The government is demanding answers as to why two Guyanese cricketers have not been picked for the West Indies team. What a thing! What gumption!
The government has a nerve! They can find the time to demand explanations for the dropping of two Guyanese from the West Indies cricket team, yet this very government has been unwilling to provide explanations for numerous queries on matters which are of public interest.
This newspaper has been asking a great many questions about deals made by the government over the past few years. The government has been mean with the details. It has rationed information and been very austere in disclosures. Yet it has the temerity to claim that it is committed to transparency. Well what about making public the agreement it signed to build the Amalia Falls Road.
Had the government listened to this newspaper, it would not have found itself in the situation that it is now in. This newspaper was the first to raise serious questions about the deal on a major road building contract to the proposed site of the Amalia Falls Hydroelectric Plant.
This newspaper raised a number of concerns about that deal. A number of the concerns that were expressed then are now coming home to roost. This newspaper asked questions about the experience of the contractor. It queried whether the road could realistically be constructed in the time given. It asked what would happen should the work be behind schedule or not completed.
The government has not made the agreement public, but defended itself by saying that it was secured by a performance bond which has been provided from a local insurance company.
So what is the state of play in relation to this project? There have been reports that the work on this three billion dollar road is way behind schedule. This is not a one hundred million dollar road. This is not a small project. This is a major project and involves billions of dollars. Being behind schedule is supposed to be taken seriously. What are the penalties for being behind schedule? The public is no wiser because it does not have a copy of the deal.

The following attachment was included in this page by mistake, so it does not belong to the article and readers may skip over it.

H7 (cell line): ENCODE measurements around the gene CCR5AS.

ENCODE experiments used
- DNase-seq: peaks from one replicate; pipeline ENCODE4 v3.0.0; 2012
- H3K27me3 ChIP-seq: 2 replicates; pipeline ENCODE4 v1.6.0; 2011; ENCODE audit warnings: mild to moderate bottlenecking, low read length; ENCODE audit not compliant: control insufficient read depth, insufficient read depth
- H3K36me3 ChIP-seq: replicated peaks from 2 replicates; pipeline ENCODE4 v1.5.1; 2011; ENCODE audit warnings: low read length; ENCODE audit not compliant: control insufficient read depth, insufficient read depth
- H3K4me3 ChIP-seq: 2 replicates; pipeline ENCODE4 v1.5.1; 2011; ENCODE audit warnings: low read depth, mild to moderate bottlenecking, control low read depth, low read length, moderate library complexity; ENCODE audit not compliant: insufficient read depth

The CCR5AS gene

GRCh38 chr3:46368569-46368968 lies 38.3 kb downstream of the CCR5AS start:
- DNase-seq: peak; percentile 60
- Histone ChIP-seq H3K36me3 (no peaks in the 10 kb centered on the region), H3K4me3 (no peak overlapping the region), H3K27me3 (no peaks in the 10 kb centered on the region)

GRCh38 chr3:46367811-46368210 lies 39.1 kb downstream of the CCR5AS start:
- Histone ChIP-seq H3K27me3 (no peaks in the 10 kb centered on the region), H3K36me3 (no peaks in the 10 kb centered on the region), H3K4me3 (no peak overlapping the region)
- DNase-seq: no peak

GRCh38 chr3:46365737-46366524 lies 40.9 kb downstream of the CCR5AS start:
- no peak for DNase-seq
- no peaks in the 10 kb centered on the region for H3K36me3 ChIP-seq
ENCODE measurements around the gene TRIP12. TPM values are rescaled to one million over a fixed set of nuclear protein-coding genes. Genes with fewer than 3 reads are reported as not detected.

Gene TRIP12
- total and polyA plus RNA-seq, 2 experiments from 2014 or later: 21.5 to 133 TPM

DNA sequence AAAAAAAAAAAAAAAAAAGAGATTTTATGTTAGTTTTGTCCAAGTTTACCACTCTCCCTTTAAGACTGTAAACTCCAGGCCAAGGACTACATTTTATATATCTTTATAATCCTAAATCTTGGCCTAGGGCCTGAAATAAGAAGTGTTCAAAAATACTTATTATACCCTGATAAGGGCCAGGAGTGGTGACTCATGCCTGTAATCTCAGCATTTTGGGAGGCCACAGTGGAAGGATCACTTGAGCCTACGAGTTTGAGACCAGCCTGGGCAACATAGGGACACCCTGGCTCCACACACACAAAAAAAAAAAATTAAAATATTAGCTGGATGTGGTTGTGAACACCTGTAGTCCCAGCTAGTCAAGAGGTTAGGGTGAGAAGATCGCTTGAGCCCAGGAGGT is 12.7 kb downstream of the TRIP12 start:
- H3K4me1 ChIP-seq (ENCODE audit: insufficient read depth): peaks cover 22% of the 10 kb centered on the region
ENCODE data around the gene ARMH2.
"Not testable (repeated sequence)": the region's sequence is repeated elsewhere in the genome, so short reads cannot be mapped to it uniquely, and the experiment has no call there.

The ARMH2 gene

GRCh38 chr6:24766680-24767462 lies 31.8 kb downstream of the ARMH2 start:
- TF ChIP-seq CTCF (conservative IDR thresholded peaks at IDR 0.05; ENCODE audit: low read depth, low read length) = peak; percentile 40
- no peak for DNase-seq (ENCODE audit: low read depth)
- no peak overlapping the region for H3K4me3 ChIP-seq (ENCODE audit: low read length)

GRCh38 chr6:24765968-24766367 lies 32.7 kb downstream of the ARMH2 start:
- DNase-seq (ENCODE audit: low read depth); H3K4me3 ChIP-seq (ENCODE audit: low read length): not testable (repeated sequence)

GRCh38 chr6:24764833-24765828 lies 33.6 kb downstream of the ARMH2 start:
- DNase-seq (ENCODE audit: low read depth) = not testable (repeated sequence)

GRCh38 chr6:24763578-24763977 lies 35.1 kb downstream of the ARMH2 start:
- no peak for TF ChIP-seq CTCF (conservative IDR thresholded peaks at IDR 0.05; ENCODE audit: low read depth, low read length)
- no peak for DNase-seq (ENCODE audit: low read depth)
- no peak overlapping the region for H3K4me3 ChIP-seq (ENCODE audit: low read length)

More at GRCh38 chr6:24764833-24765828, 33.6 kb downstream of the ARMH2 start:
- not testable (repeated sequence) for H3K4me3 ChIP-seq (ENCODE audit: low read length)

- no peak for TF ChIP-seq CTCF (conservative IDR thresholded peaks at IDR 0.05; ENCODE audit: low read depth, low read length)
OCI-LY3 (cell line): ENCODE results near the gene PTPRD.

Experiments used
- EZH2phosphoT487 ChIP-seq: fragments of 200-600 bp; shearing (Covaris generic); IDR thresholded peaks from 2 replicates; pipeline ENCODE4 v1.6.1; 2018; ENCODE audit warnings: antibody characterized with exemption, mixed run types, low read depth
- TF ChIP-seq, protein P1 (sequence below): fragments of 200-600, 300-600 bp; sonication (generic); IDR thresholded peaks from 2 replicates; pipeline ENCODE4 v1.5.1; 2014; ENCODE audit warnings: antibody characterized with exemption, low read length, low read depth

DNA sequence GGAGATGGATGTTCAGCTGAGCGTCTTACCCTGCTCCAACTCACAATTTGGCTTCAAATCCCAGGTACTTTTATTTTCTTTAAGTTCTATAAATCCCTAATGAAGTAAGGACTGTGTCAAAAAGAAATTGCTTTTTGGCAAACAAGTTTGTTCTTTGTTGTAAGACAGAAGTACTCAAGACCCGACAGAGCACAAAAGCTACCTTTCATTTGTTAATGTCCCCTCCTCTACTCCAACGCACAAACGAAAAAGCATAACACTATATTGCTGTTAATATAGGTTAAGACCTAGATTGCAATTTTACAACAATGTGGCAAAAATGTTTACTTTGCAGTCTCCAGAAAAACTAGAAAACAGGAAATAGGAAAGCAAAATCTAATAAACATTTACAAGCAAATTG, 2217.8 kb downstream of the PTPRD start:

What is there to hide? Why is the government so fearful to reveal the details of this deal? The government has an obligation to lay before this nation, the full details of this contract and all subsequent developments, including whether any payments were made for mobilization; what penalties have been imposed or are likely to be imposed by virtue of the project being behind schedule.
But this is not the only deal that this newspaper has exposed. It also reported on a deal to install additional power generating capacity. A multi-million-dollar foundation was supposed to have been constructed on which a new plant is to be grounded.
This newspaper is monitoring the construction of this foundation. The reports indicate so far that some 23 wooden piles have been driven, but it is not clear if any steel piles have been laid. Can the Guyana Power and Light say whether any steel piles will be laid and if so, how many. If no steel piles are going to be laid, then it needs to state why not. At the same time, it should provide the public with details as to when this foundation is going to be completed.
The PPP’s idea of transparency is to advertise a tender. It begins and ends there. It feels under no obligation to ensure that what is signed is made public and what is done in the execution of a contract is also made public.
Whenever contracts are announced, there is dearth of details. Not even the names of contractors are provided on a regular basis.
This represents a dereliction on the part of the administration to be transparent about the deals that it entered into. Unlike what was promised when the PPP took office in 1992, none of these controversial deals have been laid before the National Assembly and this cannot be scrutinized by the elected representatives of the people.
How then can the government speak of transparency and accountability when the elected representatives of the people are no more knowledgeable about what is taking place than the people? The people need explanations and providing these explanations means far more to them than why two Guyanese cricketers are no longer part of the West Indies team.
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